Morocco declared a state of Emergency on March 19 as part of the measures to stem the spread of the novel coronavirus.
Rabat – In a further attempt to stem the spread of coronavirus, Morocco’s government announced today, March 22, its plans to extend the state of emergency, which came into force on March 20, for a month.
A statement from the government council on Sunday announced that the state of emergency will end on April 20, 2020.
The government council approved the draft law 2.20.292 that seeks strict legal actions against anyone who defies the state of emergency, in accordance with Article 81 of the 2011 Moroccan constitution.
Anyone who defies the state of emergency and the orders of Moroccan authorities will receive a sentence ranging between one to three months in prison. Convicted suspects will have to pay a fine ranging between MAD 300 to 1300 ($30 to $132).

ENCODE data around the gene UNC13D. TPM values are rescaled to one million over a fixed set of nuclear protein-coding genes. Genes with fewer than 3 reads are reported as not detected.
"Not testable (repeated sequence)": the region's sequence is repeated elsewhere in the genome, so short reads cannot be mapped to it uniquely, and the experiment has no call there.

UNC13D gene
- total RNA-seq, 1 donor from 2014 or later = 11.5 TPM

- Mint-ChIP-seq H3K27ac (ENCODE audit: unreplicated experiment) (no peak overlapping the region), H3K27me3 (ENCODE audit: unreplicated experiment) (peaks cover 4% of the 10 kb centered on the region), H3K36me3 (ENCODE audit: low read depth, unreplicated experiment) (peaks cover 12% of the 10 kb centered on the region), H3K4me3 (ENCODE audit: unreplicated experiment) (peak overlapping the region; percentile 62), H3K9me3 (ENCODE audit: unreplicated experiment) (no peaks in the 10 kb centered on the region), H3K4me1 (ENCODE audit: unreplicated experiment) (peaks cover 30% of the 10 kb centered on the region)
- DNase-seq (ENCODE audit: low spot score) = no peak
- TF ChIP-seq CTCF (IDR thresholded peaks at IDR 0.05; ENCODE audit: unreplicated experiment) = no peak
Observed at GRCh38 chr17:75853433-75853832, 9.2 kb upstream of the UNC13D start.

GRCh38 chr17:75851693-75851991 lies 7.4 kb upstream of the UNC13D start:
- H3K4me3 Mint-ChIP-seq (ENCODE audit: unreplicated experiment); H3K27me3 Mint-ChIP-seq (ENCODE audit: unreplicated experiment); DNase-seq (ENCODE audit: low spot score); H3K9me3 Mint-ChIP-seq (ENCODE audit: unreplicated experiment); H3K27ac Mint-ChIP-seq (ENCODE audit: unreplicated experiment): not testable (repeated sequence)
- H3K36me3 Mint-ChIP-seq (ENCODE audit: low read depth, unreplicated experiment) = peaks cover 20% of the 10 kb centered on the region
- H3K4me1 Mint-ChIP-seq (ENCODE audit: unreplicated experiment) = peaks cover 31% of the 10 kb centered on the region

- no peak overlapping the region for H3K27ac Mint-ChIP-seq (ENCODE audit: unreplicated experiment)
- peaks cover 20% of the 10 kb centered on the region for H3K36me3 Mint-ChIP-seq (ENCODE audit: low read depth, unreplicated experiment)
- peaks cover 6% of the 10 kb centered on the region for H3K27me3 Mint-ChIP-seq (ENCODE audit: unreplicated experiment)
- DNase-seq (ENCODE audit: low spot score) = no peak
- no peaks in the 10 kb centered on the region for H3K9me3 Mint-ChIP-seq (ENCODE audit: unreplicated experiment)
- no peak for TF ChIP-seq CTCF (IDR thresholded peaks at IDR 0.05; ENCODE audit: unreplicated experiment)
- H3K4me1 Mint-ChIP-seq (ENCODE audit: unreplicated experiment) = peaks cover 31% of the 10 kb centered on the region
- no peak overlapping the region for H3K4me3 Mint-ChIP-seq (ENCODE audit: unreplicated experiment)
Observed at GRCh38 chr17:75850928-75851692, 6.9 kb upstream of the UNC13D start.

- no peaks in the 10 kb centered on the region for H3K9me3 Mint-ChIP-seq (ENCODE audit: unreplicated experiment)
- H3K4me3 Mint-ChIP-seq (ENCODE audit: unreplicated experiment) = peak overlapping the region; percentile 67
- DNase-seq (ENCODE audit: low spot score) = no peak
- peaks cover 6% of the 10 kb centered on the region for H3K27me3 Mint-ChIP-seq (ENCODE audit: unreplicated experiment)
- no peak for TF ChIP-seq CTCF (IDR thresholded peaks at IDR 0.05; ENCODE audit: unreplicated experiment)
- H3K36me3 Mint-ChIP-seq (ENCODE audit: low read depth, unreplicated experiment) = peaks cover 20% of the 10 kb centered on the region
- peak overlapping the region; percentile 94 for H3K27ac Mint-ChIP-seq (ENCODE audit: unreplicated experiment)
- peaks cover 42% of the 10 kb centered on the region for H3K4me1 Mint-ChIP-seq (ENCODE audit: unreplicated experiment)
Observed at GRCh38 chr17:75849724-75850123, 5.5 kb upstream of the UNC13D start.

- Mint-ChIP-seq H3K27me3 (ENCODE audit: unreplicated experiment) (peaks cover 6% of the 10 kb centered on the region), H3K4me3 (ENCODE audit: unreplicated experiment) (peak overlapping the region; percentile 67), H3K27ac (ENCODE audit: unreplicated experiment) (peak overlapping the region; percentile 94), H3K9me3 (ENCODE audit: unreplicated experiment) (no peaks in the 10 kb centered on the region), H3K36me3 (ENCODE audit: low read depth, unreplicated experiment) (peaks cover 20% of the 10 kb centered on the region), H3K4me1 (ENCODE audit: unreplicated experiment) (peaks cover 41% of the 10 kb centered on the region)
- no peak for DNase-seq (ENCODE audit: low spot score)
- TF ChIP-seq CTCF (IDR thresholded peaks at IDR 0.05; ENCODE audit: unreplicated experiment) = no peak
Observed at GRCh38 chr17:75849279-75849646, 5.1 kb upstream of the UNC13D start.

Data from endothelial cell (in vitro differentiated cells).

The draft law bolsters the Moroccan government’s measures in containing the spread of COVID-19 and will enable authorities to declare a localized state of emergency in any region where the lives of citizens are acutely threatened.
The month-long state of emergency seeks to ensure that all citizens and residents of Morocco are home safe. The measure under the approved draft law 2.20.293 will also prohibit people from leaving their homes except for emergency cases and to ban all social gatherings.
The decision to enact the new draft laws comes just a day after videos on social media show masses of people defying the state of emergency in several cities on Saturday night in Fez, Sale, Tetouan, and Tangier.